Some fossil fuel plants currently do not run more than 50% of the time because they cannot compete in energy markets with low-cost renewables, Fisher said. As detailed in Sierra Club’s December 2022 Treasury filing, a small CCUS retrofit may meet the IRS’s 75% minimum capture requirement of those historically small baselines while reducing a retrofit’s capital cost, he added.

Revenue from the $85 per tonne tax credit would then make those plants’ production more cost-effective than not operating, Fisher said. But 75% of their 50% baselines means only 38% of emissions would be captured, uncaptured emissions would increase, and plant owners would earn 45Q revenue while minimizing capital costs for CCUS infrastructure, he concluded.

Treasury can address this by requiring “a rigorous recalculation of a plant’s baseline for any changes, including CCUS retrofits, to ensure they maximize carbon captured,” Fisher said. It should also require “transparently verified reporting of emissions captured throughout the CO2 chain, at the point of combustion, in the tower, and in transport and sequestration,” he added.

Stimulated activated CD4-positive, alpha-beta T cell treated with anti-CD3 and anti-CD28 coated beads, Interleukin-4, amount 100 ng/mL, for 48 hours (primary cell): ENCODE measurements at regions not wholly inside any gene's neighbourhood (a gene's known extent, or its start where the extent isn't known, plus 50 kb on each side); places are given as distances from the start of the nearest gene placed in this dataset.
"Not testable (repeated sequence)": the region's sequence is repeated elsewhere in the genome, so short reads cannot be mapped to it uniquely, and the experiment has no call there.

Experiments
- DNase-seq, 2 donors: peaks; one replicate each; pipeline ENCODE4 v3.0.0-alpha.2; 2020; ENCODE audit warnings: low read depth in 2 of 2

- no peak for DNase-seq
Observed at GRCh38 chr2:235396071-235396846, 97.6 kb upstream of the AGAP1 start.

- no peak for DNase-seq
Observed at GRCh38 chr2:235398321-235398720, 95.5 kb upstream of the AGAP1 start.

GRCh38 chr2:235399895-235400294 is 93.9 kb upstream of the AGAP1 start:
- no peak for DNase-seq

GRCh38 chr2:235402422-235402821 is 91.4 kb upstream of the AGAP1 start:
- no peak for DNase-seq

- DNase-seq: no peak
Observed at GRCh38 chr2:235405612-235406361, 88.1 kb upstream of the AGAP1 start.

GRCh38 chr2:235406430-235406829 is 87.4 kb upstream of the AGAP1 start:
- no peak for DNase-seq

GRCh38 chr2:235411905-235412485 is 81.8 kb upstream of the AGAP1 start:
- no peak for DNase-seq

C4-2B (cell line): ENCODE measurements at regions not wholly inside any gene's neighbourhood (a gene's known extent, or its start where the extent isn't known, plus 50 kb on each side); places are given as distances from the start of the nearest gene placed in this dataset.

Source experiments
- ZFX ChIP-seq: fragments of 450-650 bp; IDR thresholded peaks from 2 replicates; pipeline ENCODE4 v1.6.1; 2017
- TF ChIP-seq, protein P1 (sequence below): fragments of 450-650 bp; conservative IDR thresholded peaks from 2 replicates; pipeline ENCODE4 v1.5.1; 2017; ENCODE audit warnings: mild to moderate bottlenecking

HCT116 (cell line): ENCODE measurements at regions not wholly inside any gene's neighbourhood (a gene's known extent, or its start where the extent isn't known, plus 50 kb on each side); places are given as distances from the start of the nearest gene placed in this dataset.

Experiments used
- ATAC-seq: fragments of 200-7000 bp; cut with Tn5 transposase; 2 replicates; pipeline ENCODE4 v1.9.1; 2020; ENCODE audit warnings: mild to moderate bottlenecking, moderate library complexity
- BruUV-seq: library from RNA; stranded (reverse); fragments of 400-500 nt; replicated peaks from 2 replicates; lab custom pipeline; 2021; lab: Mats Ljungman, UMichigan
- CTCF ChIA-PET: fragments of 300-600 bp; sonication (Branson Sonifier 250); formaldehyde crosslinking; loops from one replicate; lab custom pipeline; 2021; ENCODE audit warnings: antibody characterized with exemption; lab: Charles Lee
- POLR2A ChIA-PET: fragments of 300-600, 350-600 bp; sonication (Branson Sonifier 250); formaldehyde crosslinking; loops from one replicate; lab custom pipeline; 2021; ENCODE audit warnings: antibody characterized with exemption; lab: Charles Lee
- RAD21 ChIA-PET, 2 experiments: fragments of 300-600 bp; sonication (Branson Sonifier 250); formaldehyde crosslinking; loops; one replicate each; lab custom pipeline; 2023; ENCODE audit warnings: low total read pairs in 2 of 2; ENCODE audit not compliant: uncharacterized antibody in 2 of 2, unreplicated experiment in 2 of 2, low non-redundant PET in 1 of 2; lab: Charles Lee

That will require due diligence by the IRS to protect taxpayers against unjustified claims for 45Q credits, he said. An April 2020 Treasury Department report showed that due diligence is necessary because 87% of 45Q tax credit claims between 2010 and 2019, totaling almost $894 million, did not meet EPA requirements for monitoring, verification and reporting, he said.

Transparency has been limited by IRS confidentiality requirements, but new efforts by the EPA may improve that, DOE’s Crabtree said.